Everyday technology innovations impact our lives and privacy in unexpected and sometimes ominous ways. News coverage of emerging technology and its impacts on society continues to rise just as fast as the demand from consumers to learn more about it, including in the fast-developing and controversial area of facial recognition.
Kashmir Hill is a features writer on the business desk at The New York Times covering technology and privacy. She is also the author of the national bestseller “Your Face Belongs to Us.”
Hill plans to visit with Wright State students remotely on Nov. 30.
“Kashmir Hill is the leading reporter on privacy in the digital age. She chronicles how data privacy is perhaps the most urgent legal issue of our time and how it compromises our individual, economic and constitutional freedoms,” said John Dinsmore, Ph.D., professor of marketing.
Hill’s book is described as a gripping true story about the rise of a technological superpower and an urgent warning that, in the absence of vigilance and government regulation, Clearview AI is one of many new technologies that challenge what Supreme Court Justice Louis Brandeis once called “the right to be let alone.”
“As consumers, we have an abstract sense that every digital service we use knows everything about us and our privacy is being compromised,” said Dinsmore. “But very few understand what that really means or why it’s important.”
“Having Kashmir present to our students aligns with our college’s values of applied relevance, service and community engagement, and an appreciation of differences,” said Rachel Sturm, Ph.D., interim associate dean of the Raj Soin College of Business. “Industry professionals meaningfully engaging with our students is a priority for the college, and we value these opportunities to connect more deeply with the community.”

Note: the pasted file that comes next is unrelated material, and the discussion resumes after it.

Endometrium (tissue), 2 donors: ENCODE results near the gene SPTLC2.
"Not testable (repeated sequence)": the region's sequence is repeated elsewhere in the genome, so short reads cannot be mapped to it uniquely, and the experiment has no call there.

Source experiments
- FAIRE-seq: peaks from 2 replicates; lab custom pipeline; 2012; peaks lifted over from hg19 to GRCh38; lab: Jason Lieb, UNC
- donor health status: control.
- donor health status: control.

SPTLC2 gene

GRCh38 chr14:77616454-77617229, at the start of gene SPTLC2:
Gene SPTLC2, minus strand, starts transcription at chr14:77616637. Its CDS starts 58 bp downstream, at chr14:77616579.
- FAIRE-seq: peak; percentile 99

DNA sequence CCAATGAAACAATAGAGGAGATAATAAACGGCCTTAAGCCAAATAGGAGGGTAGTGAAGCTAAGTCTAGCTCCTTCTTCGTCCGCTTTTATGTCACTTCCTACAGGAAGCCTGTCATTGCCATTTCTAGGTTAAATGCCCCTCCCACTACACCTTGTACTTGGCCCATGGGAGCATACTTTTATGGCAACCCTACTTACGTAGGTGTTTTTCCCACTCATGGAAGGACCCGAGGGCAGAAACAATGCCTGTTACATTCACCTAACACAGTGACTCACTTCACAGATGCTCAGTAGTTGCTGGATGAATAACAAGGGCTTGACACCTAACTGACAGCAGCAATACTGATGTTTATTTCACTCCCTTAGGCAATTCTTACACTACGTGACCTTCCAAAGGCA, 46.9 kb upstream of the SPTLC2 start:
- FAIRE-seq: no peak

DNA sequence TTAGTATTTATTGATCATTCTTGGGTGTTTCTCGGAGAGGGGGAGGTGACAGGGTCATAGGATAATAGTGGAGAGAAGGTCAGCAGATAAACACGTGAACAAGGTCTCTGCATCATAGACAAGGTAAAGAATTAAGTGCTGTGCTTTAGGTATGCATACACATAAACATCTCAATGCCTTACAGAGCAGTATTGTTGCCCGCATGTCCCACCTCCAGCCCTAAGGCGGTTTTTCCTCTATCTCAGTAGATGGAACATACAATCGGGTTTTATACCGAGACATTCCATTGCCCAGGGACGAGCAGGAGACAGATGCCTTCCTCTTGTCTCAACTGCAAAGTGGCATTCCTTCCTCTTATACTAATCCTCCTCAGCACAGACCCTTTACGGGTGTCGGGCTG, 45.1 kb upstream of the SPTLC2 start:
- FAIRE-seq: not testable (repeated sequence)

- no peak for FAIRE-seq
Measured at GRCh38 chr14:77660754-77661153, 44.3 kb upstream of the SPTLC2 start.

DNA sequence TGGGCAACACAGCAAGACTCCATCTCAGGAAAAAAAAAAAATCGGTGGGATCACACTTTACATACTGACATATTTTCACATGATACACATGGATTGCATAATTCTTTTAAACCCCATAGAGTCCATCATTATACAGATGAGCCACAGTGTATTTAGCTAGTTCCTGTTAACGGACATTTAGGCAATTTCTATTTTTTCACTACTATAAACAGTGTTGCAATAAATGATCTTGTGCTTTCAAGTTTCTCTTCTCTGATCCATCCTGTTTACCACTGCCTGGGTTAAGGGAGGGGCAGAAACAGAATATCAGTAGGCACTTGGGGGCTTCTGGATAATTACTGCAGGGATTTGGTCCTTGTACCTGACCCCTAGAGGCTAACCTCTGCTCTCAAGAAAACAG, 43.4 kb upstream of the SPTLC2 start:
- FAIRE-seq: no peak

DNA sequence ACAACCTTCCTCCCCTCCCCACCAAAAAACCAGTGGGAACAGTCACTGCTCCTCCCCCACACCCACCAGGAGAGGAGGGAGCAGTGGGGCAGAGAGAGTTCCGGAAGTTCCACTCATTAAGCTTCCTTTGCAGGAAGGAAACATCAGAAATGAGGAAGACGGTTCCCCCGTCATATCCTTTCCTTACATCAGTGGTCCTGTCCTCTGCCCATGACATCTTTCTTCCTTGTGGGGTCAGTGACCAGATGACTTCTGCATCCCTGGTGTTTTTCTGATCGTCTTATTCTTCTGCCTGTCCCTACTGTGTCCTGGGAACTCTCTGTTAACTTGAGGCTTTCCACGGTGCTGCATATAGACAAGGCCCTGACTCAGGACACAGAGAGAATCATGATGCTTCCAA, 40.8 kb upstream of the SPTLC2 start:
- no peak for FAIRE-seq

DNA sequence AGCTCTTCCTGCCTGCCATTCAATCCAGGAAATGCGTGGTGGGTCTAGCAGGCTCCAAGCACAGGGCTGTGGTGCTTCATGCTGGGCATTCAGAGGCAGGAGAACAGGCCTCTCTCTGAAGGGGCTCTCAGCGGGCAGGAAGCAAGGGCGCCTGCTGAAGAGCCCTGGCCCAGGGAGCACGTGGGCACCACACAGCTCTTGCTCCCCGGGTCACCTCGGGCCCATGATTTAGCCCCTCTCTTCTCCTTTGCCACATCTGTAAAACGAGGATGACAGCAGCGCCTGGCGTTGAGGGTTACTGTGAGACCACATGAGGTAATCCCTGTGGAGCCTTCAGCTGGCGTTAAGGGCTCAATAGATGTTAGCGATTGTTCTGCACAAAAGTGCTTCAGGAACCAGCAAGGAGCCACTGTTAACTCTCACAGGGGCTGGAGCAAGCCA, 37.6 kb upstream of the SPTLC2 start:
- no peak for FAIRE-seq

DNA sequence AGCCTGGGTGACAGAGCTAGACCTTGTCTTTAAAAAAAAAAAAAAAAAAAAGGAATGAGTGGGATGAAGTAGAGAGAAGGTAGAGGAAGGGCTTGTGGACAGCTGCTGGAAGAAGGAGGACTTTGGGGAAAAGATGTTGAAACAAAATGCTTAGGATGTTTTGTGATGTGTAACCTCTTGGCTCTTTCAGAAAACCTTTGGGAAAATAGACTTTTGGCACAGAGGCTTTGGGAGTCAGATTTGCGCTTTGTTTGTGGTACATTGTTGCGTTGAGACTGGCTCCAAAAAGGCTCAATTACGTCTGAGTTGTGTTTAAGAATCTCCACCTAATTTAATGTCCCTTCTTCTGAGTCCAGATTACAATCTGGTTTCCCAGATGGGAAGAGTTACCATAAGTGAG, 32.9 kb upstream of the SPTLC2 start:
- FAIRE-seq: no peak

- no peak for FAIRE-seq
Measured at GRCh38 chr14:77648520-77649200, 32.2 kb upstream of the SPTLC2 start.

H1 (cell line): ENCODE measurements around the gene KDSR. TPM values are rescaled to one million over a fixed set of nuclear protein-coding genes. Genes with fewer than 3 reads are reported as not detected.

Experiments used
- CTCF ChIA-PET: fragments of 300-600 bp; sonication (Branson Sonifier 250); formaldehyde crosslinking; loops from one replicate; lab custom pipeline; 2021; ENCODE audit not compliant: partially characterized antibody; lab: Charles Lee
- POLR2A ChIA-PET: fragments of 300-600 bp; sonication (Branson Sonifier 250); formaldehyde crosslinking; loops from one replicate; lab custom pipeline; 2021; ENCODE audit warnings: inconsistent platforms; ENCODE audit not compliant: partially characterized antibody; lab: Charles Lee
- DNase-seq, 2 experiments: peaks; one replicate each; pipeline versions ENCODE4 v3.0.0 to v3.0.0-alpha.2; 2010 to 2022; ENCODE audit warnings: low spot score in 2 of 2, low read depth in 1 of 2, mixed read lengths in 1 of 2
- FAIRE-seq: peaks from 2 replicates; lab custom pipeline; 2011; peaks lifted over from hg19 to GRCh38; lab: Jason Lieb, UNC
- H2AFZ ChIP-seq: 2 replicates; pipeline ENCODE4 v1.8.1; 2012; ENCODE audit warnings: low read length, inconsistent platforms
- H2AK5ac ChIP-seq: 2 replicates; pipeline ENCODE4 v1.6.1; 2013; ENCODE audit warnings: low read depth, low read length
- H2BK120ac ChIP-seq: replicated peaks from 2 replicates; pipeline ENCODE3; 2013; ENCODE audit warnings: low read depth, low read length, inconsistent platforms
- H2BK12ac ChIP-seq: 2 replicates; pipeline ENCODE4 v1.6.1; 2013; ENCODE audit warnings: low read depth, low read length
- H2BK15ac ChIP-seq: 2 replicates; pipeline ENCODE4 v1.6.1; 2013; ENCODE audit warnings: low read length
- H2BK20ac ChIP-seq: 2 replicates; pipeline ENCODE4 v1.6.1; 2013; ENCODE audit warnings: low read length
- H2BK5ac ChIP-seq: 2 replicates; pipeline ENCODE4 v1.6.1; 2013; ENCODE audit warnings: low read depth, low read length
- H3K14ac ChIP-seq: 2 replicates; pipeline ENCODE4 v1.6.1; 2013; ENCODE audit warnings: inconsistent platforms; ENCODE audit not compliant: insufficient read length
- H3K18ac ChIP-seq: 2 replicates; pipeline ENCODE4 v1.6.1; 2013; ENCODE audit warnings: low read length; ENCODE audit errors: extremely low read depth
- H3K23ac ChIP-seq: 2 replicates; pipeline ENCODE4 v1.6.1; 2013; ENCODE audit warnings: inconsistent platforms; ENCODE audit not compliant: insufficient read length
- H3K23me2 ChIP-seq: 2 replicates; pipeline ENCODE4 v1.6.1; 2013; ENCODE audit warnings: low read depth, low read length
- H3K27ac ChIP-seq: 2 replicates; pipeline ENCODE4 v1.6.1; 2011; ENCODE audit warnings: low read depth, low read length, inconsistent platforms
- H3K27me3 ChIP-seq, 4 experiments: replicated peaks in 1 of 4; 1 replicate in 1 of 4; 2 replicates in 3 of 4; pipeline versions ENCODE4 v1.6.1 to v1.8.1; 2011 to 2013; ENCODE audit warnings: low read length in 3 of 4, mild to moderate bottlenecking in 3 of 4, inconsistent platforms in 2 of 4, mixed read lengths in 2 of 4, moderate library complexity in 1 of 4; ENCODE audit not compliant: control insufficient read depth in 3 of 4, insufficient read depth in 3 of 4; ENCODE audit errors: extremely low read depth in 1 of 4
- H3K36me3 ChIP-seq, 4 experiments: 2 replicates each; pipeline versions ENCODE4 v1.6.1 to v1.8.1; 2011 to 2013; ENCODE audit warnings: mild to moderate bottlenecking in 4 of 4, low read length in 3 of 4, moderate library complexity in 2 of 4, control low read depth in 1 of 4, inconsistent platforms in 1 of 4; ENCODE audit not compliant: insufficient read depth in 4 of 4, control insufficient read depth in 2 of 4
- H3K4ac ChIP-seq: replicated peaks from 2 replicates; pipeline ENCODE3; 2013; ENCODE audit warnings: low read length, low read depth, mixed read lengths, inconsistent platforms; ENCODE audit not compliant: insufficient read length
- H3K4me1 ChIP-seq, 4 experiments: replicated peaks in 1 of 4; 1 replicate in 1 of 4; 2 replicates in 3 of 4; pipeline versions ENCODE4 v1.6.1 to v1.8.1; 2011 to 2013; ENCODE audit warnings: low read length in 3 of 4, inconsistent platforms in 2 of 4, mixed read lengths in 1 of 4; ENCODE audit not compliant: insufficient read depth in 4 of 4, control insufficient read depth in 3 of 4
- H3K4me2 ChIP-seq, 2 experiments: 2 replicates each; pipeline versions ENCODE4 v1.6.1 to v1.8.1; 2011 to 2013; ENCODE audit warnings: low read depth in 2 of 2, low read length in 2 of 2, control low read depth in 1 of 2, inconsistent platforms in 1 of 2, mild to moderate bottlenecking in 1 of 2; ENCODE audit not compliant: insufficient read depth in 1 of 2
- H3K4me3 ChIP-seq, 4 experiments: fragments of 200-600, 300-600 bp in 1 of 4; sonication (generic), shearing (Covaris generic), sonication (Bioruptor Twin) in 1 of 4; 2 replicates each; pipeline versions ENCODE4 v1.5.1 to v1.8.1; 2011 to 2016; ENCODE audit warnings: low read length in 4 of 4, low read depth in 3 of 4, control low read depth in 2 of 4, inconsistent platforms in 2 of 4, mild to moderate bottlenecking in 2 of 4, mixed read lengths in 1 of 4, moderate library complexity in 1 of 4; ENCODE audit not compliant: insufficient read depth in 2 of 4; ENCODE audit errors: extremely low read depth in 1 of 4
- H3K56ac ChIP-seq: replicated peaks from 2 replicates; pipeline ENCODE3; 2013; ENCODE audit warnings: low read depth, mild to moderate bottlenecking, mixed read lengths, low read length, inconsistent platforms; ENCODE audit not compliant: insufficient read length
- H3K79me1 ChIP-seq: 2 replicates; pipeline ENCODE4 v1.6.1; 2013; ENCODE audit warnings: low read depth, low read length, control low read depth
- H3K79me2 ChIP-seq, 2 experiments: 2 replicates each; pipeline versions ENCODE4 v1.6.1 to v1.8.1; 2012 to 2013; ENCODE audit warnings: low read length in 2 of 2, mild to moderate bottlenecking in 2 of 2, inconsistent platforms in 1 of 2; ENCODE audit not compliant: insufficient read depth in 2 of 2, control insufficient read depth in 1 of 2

Facial recognition technology has been quietly growing more powerful for decades.
Hill was skeptical when she got a tip about a mysterious app called Clearview AI that claimed it could, with 99% accuracy, identify anyone based on just one snapshot of their face. The app could supposedly scan a face and, in just seconds, surface every detail of a person’s online life: their name, social media profiles, friends and family members, home address and photos that they might not have even known existed.
Hill was determined to investigate further because if it was everything it claimed to be, it would be the ultimate surveillance tool, and it would open the door to everything from stalking to totalitarian state control.
“We are incredibly fortunate to have an expert like Ms. Hill speaking with Wright State students,” said Dinsmore.
Hill joined The New York Times in 2019 after working at Gizmodo Media Group, Fusion, Forbes Magazine and Above the Law. Her writing has appeared in The New Yorker and The Washington Post. She has degrees from Duke University and New York University, where she studied journalism.